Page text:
The correlations between physical activity and mental health

Midwife Kairi Kivaste shares her thoughts with us.

Most of us have probably heard something about the connection between physical activity and mental health. Physical exertion and discomfort have been a natural part of human life throughout history. Living in a welfare society, it’s difficult to imagine the environment to which Homo sapiens evolved. Walking long distances to find food and shelter, physical exertion in daily tasks, coping with various weather conditions, diseases, and injuries—faced with all this, one might think the modern human would collapse and give up. Yet, our bodies have evolved an amazing hormonal system that has enabled our species to survive.

Pain, stress, and physical exertion trigger a coping mechanism in the brain that releases endorphins. These are chemical substances that act as natural painkillers, reduce stress, and help create an overall sense of well-being. This is why after exercise, a cold shower, or a hot sauna, the body feels particularly relaxed and the mood is lifted. Thanks to this mechanism, we are able to push through difficulties and keep moving forward.

The more comfortable life becomes, the less natural stress and exertion our bodies experience. As a society, we have reached a point where people can become pathologically overweight while sitting comfortably in an armchair at home, deeply depressed at the same time. One reason behind the explosive surge in mental health issues is, among other factors, excessive comfort.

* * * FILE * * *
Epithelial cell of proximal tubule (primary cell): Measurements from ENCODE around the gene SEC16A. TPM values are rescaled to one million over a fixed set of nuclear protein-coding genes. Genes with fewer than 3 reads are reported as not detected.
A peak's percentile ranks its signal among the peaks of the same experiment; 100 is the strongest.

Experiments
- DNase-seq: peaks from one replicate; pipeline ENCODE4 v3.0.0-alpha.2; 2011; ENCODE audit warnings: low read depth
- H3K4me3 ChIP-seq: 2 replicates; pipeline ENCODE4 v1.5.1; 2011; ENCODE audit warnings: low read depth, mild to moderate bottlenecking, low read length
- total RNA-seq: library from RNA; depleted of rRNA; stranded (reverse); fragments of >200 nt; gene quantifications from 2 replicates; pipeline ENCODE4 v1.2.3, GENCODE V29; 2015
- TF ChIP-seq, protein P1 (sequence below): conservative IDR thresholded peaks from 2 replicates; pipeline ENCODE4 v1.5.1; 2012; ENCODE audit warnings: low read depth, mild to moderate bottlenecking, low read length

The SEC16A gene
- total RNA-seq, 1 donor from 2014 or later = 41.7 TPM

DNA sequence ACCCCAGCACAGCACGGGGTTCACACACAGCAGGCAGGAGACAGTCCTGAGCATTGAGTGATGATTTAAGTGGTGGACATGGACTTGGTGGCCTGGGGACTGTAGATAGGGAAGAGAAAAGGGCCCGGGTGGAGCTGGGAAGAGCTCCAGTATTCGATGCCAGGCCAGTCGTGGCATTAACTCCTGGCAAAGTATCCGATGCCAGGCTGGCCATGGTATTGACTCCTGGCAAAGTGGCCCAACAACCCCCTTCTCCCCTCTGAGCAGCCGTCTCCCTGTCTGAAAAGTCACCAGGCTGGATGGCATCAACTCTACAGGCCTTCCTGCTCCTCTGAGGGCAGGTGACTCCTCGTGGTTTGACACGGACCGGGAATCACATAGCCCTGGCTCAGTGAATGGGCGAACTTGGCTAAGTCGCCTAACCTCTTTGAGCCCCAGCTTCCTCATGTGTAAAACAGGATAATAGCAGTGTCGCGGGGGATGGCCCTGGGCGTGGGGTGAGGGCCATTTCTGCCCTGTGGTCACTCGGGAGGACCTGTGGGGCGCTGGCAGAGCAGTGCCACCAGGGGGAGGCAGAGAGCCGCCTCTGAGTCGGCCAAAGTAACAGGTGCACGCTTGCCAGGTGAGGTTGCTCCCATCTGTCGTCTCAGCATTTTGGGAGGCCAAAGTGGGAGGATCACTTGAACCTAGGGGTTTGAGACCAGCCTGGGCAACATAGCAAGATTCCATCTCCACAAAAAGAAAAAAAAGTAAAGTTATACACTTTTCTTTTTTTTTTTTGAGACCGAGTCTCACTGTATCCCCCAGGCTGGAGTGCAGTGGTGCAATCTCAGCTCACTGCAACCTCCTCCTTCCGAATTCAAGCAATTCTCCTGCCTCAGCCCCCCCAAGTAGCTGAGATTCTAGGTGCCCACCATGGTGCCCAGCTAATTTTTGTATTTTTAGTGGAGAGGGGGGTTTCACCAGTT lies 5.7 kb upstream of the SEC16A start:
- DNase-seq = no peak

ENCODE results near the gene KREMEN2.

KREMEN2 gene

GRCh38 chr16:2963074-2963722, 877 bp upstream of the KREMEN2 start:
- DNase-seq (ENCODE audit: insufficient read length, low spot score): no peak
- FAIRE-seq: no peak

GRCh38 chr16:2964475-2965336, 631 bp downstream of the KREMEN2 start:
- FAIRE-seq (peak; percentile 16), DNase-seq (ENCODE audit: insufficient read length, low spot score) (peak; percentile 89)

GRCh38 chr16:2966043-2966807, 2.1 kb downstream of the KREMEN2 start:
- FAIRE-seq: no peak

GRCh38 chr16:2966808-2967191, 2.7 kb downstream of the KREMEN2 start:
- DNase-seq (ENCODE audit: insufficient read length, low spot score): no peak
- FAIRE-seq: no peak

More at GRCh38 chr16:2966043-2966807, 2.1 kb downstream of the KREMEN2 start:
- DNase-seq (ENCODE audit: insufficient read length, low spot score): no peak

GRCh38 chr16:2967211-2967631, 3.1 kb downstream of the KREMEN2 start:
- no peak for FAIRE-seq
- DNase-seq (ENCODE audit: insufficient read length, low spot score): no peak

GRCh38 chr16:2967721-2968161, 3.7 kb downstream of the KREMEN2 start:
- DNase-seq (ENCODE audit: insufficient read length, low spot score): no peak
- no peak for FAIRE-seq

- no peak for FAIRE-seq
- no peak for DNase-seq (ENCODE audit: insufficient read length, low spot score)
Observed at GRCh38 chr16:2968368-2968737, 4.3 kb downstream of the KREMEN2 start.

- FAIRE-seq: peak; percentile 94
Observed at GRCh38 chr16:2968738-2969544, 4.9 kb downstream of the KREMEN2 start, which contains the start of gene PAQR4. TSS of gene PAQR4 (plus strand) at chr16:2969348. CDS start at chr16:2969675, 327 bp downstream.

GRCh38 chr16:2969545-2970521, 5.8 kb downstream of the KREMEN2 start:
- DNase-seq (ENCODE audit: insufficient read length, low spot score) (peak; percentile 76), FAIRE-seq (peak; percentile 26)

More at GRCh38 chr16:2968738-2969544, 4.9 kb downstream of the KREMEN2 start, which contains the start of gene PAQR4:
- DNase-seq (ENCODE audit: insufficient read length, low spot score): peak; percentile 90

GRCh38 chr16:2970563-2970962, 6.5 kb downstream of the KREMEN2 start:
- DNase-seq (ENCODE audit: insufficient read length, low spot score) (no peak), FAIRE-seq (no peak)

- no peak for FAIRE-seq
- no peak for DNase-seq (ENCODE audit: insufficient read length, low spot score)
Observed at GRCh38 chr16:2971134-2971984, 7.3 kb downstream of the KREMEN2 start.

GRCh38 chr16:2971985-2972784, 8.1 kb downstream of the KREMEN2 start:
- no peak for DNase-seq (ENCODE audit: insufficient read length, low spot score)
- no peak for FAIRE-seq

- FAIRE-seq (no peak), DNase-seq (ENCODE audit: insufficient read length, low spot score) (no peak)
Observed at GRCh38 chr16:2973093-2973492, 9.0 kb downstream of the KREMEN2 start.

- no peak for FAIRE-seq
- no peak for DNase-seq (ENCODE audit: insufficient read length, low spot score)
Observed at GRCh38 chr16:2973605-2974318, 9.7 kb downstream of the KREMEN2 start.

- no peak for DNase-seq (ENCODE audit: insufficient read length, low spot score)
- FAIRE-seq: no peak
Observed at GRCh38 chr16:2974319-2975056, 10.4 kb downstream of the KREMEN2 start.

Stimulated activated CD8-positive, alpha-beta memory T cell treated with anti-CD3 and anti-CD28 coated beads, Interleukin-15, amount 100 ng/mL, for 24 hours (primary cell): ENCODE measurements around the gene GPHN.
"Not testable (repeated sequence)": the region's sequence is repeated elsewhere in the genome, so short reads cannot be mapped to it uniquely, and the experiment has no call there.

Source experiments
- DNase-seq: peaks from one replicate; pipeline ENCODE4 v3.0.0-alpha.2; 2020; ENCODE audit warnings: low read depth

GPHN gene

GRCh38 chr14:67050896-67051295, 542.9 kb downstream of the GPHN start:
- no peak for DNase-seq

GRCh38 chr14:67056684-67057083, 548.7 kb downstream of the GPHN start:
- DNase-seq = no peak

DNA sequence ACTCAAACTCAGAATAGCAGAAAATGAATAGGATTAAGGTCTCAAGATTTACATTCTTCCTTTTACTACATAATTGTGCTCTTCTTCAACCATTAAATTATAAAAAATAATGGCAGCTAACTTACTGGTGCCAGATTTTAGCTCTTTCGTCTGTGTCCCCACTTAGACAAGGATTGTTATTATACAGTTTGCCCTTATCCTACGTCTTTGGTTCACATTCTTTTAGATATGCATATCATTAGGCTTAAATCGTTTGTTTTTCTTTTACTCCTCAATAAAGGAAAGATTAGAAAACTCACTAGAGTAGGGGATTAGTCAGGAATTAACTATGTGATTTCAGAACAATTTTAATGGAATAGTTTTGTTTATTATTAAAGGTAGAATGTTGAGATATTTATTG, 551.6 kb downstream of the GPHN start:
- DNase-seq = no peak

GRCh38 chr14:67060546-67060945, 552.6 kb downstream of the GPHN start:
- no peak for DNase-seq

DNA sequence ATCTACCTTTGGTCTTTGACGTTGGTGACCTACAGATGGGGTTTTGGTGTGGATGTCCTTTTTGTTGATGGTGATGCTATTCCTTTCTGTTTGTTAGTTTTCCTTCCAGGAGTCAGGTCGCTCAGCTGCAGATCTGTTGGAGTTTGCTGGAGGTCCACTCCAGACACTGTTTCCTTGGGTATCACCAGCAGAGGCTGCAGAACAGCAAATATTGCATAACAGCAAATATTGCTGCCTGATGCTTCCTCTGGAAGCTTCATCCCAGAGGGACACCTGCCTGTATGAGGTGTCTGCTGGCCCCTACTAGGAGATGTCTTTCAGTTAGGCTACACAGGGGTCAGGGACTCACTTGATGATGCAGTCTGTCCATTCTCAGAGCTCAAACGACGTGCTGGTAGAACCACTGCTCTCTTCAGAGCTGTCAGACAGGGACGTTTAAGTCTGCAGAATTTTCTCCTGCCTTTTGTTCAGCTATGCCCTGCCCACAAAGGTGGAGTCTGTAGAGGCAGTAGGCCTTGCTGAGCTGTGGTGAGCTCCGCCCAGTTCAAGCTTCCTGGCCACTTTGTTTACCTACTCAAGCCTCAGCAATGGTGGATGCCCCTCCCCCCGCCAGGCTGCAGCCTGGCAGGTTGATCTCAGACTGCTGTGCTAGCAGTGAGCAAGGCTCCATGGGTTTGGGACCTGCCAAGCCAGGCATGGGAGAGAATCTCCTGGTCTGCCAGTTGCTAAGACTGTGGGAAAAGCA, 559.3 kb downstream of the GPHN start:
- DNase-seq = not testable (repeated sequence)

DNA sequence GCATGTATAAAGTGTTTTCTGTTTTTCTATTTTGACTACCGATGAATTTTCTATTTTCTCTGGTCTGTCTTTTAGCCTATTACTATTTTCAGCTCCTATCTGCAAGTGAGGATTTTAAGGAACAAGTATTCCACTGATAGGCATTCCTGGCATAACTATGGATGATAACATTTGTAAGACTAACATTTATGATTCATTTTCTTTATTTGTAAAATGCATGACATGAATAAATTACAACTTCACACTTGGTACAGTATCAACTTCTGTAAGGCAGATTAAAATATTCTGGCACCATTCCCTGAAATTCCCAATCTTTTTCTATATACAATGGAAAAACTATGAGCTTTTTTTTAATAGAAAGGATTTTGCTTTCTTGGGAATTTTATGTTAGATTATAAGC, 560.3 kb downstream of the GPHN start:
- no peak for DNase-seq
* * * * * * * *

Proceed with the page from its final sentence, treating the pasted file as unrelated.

My recommendation is to do something each day that pushes beyond initial discomfort. Whether it’s taking a cold shower in the morning or going for an afternoon walk in the autumn rain, take that uncomfortable step to later feel satisfaction and happiness.

More and more scientific studies are focusing on the importance of natural environments in recovering from stressful situations and improving memory and attention resources in today’s urbanized world. While the urban environment may function smoothly in many respects like a well-oiled machine, scientists agree that asphalt, glass, and concrete have physically and mentally destructive effects on biodiversity. Unfortunately, humans are also part of biodiversity. While we may feel comfortable in certain aspects of city life, true well-being requires regular exposure to and movement in natural environments.

In summary, physical activity, especially movement in nature, creates a true sense of well-being. It restores our mental energy, reduces stress, stabilizes mood, improves memory and sleep quality, alleviates pain, and motivates us to keep going. I wish you all joy in staying active!

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